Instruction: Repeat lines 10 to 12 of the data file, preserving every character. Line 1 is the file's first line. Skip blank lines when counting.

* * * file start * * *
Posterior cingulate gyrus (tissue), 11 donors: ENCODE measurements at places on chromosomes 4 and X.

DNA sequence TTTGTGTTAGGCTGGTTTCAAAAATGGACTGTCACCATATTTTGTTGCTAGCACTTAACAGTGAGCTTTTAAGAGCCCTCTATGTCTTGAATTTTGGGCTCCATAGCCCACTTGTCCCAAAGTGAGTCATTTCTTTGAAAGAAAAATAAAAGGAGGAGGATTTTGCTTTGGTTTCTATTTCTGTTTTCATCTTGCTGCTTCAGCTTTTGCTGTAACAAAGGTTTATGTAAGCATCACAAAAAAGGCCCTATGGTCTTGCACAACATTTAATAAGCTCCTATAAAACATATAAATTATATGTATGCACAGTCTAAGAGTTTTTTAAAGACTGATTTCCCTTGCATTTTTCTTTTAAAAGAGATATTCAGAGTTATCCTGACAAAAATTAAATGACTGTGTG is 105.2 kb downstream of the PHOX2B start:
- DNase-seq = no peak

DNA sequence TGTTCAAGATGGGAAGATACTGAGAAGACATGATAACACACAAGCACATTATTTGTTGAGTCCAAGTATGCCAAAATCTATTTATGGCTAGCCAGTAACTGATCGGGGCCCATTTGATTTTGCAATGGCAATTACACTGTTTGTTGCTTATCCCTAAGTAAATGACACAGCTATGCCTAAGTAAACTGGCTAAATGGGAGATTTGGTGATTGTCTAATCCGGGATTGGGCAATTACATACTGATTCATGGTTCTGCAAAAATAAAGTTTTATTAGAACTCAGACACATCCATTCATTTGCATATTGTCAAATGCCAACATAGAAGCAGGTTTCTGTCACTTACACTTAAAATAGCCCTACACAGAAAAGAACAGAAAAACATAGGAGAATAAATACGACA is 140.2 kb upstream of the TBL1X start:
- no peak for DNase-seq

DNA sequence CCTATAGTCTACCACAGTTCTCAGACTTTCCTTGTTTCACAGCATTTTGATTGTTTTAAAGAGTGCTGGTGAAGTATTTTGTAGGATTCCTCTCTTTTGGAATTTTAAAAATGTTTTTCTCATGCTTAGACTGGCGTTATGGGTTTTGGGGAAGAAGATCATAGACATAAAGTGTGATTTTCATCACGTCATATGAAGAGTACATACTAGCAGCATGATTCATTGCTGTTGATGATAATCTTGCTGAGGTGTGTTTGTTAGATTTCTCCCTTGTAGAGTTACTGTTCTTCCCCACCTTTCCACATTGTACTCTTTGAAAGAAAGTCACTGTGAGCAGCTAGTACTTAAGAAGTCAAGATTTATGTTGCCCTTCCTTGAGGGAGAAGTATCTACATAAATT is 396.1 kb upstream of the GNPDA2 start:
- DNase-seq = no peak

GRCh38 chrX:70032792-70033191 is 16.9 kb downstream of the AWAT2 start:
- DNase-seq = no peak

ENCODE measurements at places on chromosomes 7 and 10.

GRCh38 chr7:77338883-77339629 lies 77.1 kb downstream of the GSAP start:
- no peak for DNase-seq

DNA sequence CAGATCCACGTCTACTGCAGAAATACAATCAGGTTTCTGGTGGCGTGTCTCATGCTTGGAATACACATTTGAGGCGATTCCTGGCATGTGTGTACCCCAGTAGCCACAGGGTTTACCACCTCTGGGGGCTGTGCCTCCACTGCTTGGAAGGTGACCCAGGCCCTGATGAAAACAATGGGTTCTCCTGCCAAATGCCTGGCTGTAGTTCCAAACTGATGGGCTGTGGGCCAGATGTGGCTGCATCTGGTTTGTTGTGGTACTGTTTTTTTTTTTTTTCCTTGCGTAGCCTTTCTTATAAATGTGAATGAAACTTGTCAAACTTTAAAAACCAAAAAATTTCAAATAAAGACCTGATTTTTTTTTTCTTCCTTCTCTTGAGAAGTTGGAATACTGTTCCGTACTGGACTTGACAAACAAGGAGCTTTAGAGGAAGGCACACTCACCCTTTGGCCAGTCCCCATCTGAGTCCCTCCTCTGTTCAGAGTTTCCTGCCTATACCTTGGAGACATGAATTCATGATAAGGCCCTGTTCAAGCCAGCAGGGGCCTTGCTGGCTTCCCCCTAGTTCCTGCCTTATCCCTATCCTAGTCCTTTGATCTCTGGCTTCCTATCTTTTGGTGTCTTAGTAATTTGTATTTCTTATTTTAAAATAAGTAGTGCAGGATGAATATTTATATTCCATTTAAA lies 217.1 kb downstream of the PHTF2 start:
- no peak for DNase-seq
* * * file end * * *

ENCODE measurements at places on chromosomes 7 and 10.

GRCh38 chr7:77338883-77339629 lies 77.1 kb downstream of the GSAP start:
- no peak for DNase-seq